Mystery Road (2013)

Mystery Road
Director: Ivan Sen
Writer: Ivan Sen
Cast: Aaron Pedersen, Hugo Weaving, Ryan Kwanten, Jack Thompson, Tony Barry, Robert Mammone, Tasma Walton, Damian Walshe-Howling, David Field, Bruce Spence, Jack Charles, Tricia Whitton, Samara Weaving
Part of: We Are One Film Festival
Seen on: 14.6.2020

Plot:
Detective Jay Swan (Aaron Pedersen) returned to his hometown in the Outback just in time to investigate the murder of a young native girl – a murder the white rest of the police force doesn’t seem too interested in. Jay soon starts to suspect that the lack of interest may actually be active hampering from his colleagues, let alone the people around who all saw, heard and know nothing. Including Jay’s own daughter (Tricia Whitton) who doesn’t want anything to do with her father, but who knew the victim.

Mystery Road is atmospheric and Pedersen is a great lead, but I constantly felt like I was missing some context to understand what the fuck was actually happening. While that can make the appeal of a film, in this case, it was completely frustrating for me.

The film poster showing a lone car on a dirt road and the heads of three of the main characters.
Continue reading

Knights of Badassdom (2013)

Knights of Badassdom
Director: Joe Lynch
Writer: Matt WallKevin Dreyfuss
Cast: Ryan KwantenSteve Zahn, Peter DinklageJimmi Simpson, Summer GlauTom HopperJoshua MalinaMargarita Levieva, Danny Pudi
Part of: /slash Filmfestival
[Reviews by cornholio and Maynard Morrissey.]

Plot:
Joe (Ryan Kwanten) was just dumped by his girlfriend Beth (Margarita Levieva) which is why his geeky friends Eric (Steve Zahn) and Hung (Peter Dinklage) drag him off to a LARP. Joe enjoyed playing Dungeons and Dragons a while ago, but he is hesitant about LARPing. It doesn’t help either when it turns out that Eric actually summoned a very real and very murderous demon – and it’s up to them to stop it.

I expected this film to be an ode to LARPing with maybe a bit of friendly ribbing at the idiosyncracies of that particular subculture. But unfortunately Knigths of Badassdom doesn’t laugh with LARPers, it laughs at them – and it isn’t actually very funny.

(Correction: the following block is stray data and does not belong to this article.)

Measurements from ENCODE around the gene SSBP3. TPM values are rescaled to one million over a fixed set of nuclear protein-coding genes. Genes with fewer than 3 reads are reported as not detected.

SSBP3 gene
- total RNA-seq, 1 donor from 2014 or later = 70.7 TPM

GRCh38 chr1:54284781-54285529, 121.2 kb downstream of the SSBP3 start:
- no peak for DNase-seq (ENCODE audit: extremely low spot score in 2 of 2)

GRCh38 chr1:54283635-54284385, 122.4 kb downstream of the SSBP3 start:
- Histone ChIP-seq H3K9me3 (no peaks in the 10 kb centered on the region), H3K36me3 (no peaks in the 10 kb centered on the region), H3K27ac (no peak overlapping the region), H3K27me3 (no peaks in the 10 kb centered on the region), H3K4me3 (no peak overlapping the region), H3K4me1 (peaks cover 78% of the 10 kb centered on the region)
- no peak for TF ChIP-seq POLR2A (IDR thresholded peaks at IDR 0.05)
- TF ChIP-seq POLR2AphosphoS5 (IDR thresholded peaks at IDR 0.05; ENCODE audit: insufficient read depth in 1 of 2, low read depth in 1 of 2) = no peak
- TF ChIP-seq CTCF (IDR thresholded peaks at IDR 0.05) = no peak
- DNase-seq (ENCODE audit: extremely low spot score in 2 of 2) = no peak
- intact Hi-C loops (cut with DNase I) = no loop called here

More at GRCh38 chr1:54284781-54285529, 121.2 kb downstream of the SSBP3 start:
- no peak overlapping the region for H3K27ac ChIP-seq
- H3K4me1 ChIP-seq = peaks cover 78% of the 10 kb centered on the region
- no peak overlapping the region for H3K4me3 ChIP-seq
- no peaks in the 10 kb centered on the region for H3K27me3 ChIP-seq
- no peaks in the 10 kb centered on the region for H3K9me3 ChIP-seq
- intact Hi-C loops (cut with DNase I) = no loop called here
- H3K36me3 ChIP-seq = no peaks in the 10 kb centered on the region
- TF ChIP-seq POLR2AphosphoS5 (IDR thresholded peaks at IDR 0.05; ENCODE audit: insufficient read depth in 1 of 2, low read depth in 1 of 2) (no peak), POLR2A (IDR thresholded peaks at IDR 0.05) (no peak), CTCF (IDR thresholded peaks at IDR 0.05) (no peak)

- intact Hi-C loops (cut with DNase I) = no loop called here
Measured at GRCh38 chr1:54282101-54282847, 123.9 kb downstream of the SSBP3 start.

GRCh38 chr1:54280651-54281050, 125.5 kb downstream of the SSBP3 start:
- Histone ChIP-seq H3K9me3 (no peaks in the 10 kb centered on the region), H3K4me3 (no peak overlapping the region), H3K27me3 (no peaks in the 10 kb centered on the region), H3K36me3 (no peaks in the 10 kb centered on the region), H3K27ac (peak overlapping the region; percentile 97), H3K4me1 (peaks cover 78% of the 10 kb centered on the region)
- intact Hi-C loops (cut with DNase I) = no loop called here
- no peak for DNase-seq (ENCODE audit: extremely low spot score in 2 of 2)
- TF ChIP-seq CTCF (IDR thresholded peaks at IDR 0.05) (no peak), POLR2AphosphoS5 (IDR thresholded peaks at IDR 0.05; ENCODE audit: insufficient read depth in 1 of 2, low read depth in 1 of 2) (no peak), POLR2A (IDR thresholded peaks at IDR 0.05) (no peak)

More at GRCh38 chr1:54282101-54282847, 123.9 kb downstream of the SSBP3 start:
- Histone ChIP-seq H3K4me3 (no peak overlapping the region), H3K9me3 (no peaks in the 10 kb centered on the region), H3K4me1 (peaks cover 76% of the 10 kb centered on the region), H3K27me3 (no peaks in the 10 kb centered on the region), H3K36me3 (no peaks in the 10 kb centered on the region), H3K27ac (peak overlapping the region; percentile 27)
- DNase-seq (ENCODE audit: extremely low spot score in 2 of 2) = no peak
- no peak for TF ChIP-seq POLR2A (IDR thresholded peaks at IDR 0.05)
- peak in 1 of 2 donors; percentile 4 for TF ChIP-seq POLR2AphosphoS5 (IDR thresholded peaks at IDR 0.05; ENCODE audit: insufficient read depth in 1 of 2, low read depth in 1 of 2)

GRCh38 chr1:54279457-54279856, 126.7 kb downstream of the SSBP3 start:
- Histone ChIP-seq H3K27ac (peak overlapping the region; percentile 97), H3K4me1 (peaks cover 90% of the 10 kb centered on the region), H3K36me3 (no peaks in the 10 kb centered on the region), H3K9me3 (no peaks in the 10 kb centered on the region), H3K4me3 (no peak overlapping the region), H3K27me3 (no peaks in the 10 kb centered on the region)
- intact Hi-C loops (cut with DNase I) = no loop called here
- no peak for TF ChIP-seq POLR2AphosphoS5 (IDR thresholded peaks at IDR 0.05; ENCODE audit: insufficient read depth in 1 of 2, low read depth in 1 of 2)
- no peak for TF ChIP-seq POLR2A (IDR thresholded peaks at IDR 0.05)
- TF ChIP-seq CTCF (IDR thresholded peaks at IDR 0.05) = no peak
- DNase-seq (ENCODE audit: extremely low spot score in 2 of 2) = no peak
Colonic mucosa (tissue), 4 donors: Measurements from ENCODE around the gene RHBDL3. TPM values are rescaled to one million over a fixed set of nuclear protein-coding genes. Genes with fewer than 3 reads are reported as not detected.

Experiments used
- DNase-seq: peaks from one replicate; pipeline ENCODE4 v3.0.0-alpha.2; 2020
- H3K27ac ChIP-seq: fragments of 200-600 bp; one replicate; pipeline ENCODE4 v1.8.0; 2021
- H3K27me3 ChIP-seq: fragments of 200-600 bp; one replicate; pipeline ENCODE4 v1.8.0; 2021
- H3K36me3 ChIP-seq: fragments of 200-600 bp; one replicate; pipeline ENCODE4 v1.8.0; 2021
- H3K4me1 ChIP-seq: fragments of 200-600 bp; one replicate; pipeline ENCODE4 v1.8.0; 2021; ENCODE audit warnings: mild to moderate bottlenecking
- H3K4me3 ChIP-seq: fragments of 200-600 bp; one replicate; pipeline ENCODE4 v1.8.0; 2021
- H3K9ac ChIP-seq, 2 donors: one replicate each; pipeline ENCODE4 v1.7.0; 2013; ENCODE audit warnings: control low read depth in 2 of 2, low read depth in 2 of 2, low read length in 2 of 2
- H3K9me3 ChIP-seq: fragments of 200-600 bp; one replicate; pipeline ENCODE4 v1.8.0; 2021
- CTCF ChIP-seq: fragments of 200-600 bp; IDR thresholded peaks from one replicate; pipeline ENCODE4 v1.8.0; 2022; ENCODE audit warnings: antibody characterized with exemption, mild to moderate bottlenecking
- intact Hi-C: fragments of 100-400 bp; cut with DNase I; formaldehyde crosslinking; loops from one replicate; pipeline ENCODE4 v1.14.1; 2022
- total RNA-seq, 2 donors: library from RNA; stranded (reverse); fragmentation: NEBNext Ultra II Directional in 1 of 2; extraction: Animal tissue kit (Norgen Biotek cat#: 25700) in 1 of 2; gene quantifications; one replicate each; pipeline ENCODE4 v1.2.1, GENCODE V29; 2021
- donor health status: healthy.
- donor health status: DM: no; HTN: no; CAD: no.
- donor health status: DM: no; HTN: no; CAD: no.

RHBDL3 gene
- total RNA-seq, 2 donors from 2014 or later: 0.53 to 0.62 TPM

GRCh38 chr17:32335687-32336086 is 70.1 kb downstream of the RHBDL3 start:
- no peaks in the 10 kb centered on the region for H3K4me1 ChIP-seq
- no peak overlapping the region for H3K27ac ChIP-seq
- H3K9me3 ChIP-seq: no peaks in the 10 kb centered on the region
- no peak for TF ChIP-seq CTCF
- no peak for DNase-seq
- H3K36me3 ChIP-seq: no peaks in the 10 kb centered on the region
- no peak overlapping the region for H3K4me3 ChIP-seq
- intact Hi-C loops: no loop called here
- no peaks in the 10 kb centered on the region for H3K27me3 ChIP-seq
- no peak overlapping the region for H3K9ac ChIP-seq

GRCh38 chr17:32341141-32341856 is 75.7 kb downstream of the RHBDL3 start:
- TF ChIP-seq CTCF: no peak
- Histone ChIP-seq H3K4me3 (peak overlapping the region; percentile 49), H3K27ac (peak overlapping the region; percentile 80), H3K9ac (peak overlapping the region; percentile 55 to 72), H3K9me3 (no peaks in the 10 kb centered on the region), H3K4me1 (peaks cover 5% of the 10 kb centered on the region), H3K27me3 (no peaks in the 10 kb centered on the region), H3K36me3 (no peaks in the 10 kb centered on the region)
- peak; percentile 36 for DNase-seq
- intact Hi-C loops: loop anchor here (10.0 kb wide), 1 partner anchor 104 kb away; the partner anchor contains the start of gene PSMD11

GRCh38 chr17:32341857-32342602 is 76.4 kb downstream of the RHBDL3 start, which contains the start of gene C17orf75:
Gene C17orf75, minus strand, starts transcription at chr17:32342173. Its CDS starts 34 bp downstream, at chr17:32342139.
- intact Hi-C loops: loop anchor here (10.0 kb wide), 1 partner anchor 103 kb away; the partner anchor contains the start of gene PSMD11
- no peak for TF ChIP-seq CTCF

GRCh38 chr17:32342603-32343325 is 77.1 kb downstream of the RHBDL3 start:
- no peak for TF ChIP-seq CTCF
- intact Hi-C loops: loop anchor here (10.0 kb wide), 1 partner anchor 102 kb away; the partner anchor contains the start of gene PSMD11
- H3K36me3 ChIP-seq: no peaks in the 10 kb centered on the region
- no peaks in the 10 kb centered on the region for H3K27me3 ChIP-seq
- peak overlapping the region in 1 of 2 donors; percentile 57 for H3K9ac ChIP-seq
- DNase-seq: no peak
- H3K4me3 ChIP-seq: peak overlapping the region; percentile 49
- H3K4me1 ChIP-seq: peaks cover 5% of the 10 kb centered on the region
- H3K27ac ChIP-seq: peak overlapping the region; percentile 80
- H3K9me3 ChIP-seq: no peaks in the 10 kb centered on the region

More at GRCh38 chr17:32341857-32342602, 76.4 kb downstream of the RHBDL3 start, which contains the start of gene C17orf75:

knightsofbadassdom

[SPOILERS] Continue reading

Griff the Invisible (2010)

Griff the Invisible
Director: Leon Ford
Writer: Leon Ford
Cast: Ryan Kwanten, Maeve Dermody, Patrick Brammall, Toby Schmitz
Part of: /slash Filmfestival

Plot:
Griff (Ryan Kwanten) is a socially awkward office worker who spends his free time pretending to be a superhero and continuously working on ways to become invisible. When his brother Tim (Patrick Brammall) introduces his new girlfriend Melody (Maeve Dermody) [who is trying to walk through walls] to Griff, both Melody and Griff know immediately that they are two of a kind.

Griff the Invisible is a cute film, but it doesn’t make the jump to great. For that, there is too much romanticizing going on for my taste.

Continue reading

Legend of the Guardians: The Owls of Ga’Hoole (2010)

Legend of the Guardians: The Owls of Ga’Hoole is Zack Snyder‘s first animated movie based on Kathryn Lasky‘s novels and stars the voices of Jim Sturgess, Hugo Weaving, Helen Mirren, Geoffrey Rush, Sam Neill, David Wenham, Anthony LaPaglia, Abbie Cornish and Ryan Kwanten.

Plot:
Soren (Jim Sturgess) and his brother Kludd (Ryan Kwanten) are two owls almost ready to leave their nests. Inspired by their attempts to fly, they want to practice more after their parents left for the nightly hunt and promptly fall down the tree. Before they can figure out a way back up, they are snatched up by two owls who bring them to the “True Bloods”*, a group of basically Nazi Owls who abduct young owls to build an army and to harvest something they call flecks; metal flakes that seem to have a magical (and very adverse) effect on owls. While Kludd embraces the True Bloods’ ideology, Soren makes a desperate attempt to find the legendary Guardians of Ga’Hoole: warrior owls sworn to protect other owls.

The movie has a good plot and nice, if a little stereotypical characters (nothing too bad). But most of all, it’s visually absolutely stunning. Here’s a movie that’s actually worth to see in 3D.

Continue reading